As an automation tester, you might often come across Selenium test automation scenarios, where you need to execute the same tests, again and again, but with different inputs and environments, making the task exhausting and redundant.
In recent years, you’d hardly see an organization who had not transitioned to Selenium test automation. After all, with quick feedback on new features, who’d want to miss out on automated browser testing.
We’ve all heard the saying, “There’s no rewind button in life.” Wouldn’t it be great, if we could just press the rewind button and go back to a world which never knew of COVID-19.
As an automation tester, one of the challenges you might face while writing your Selenium test automation scripts is handling frames or iFrames in Selenium while performing automated browser testing.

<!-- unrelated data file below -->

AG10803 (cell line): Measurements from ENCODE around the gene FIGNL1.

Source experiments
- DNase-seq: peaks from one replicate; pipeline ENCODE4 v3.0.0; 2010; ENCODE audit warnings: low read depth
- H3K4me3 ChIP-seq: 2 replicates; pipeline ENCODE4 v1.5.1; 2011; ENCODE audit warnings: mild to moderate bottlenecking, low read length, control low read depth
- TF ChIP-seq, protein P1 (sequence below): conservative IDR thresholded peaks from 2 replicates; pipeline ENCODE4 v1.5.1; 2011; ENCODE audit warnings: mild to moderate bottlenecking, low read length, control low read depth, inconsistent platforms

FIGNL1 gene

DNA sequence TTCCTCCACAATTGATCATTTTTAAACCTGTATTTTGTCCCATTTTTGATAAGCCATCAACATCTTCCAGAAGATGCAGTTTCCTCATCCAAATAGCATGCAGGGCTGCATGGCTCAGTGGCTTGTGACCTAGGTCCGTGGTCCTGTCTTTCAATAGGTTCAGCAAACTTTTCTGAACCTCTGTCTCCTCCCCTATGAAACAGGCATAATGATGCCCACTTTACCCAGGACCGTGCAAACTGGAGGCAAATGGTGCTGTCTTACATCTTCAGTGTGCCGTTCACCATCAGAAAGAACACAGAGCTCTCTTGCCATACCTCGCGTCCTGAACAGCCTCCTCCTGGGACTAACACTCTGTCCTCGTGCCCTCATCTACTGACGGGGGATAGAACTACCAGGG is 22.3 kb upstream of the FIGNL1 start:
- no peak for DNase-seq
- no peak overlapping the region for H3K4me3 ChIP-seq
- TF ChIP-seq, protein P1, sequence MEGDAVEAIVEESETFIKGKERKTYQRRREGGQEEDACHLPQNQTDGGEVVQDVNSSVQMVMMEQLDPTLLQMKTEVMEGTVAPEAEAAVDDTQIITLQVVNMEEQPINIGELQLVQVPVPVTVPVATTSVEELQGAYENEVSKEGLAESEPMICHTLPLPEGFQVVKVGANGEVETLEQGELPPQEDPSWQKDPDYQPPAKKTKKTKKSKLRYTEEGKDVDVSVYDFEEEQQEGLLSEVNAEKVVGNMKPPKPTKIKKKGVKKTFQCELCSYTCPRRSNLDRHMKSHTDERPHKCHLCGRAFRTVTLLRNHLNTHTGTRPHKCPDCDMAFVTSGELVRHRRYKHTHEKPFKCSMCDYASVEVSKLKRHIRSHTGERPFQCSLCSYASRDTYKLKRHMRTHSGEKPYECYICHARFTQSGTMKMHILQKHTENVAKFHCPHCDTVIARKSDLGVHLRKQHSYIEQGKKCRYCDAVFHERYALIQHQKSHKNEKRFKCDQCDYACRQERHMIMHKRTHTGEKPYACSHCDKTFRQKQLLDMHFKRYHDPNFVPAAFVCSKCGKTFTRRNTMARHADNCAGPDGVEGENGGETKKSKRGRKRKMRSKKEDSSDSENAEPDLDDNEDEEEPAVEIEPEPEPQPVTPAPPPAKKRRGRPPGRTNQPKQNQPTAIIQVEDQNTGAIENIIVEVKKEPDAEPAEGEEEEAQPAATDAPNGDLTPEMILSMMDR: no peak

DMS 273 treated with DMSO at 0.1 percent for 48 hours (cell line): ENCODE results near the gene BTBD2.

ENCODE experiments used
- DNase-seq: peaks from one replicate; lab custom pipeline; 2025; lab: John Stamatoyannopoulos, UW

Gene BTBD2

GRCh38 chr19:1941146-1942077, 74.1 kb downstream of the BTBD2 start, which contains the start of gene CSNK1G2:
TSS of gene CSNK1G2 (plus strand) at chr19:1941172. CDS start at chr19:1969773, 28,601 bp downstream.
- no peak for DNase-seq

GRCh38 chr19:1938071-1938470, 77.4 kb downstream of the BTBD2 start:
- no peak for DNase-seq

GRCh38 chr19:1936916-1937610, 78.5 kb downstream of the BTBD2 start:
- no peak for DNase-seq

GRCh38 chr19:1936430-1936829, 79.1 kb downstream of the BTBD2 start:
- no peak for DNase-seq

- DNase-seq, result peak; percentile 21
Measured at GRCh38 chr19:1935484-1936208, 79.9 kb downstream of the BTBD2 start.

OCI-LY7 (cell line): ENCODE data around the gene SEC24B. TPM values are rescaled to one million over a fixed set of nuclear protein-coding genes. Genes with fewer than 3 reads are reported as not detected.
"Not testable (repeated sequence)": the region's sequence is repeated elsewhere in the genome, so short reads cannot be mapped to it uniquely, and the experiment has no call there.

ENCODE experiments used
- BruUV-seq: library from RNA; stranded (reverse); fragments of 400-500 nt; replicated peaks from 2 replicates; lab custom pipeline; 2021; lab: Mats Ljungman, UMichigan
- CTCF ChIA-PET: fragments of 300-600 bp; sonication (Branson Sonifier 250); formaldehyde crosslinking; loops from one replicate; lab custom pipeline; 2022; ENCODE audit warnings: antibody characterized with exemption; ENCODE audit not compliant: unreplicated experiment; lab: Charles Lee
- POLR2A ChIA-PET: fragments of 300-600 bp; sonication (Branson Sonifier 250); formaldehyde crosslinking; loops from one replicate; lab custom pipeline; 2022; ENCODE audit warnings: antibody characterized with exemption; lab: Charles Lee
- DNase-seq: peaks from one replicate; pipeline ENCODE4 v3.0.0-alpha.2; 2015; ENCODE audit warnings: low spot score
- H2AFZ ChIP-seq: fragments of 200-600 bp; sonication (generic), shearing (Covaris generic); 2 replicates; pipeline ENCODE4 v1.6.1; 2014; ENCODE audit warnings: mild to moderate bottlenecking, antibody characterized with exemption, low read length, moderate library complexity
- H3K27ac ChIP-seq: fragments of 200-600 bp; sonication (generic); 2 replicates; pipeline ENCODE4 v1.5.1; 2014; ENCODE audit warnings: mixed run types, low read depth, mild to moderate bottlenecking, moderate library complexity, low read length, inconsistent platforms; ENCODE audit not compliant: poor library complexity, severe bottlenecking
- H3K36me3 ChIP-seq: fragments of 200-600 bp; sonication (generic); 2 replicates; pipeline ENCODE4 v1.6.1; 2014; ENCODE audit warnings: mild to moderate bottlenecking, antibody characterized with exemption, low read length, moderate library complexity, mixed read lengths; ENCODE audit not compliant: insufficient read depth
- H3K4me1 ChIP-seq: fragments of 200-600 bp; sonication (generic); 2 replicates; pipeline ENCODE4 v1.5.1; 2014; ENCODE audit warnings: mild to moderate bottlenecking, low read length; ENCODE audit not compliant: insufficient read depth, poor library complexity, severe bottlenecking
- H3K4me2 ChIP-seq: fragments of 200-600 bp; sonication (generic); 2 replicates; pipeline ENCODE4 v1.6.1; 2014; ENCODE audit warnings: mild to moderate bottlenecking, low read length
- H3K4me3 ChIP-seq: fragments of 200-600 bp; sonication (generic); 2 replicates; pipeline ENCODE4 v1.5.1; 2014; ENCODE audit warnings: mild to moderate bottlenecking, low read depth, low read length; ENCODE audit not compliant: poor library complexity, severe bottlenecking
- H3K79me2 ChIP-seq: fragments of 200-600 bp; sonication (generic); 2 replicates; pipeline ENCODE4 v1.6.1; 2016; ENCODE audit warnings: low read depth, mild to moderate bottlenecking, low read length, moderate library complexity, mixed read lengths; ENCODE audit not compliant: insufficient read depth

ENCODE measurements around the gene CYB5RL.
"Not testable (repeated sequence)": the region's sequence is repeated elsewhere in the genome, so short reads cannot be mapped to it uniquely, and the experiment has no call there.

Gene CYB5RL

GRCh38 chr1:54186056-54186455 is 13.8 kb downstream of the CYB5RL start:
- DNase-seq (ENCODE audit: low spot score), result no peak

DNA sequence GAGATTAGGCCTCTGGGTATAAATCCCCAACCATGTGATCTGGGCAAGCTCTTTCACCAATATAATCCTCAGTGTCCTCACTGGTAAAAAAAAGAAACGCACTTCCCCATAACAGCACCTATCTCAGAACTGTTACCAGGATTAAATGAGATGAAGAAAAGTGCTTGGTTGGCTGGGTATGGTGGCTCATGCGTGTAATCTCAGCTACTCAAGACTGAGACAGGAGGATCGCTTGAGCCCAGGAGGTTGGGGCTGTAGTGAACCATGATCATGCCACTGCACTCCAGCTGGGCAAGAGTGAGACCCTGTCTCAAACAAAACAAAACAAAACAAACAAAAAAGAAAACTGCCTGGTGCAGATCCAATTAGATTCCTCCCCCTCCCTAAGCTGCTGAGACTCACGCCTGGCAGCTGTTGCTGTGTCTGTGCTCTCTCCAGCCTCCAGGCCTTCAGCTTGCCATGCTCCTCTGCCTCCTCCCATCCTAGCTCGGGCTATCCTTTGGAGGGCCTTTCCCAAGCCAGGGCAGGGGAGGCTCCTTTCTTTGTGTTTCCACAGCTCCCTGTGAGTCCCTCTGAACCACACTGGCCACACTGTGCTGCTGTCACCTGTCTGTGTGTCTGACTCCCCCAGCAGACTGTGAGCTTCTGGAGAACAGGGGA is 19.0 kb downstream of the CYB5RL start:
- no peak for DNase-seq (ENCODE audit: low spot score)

Every day is a challenge for newbie automation testers! Just when you learned how to perform automated browser testing on a single window, you now come across the challenge to handle multiple windows. Isn’t this a nightmare!
With the outbreak of COVID-19, organizations all over the world are forced to ask their employees to work from home. It’s likely that you haven’t worked with a completely distributed team, let alone manage one.
Performing Selenium test automation is not a luxury in agile development anymore, with increasing number of features to test, the workload on testers keeps piling up.
A common scenario in a website (or web application) is opening up a new browser (or tab) on the click of a button. With this multiple browser windows can be automated using Selenium test automation.
As a web developer there is a constant requirement to keep up with the upcoming web development trends. Developers work in an environment that is continuously evolving and need to adapt to any shifts of technology.
Python is the fastest-growing programming language in 2019 as per the Developer Survey by StackoverFlow.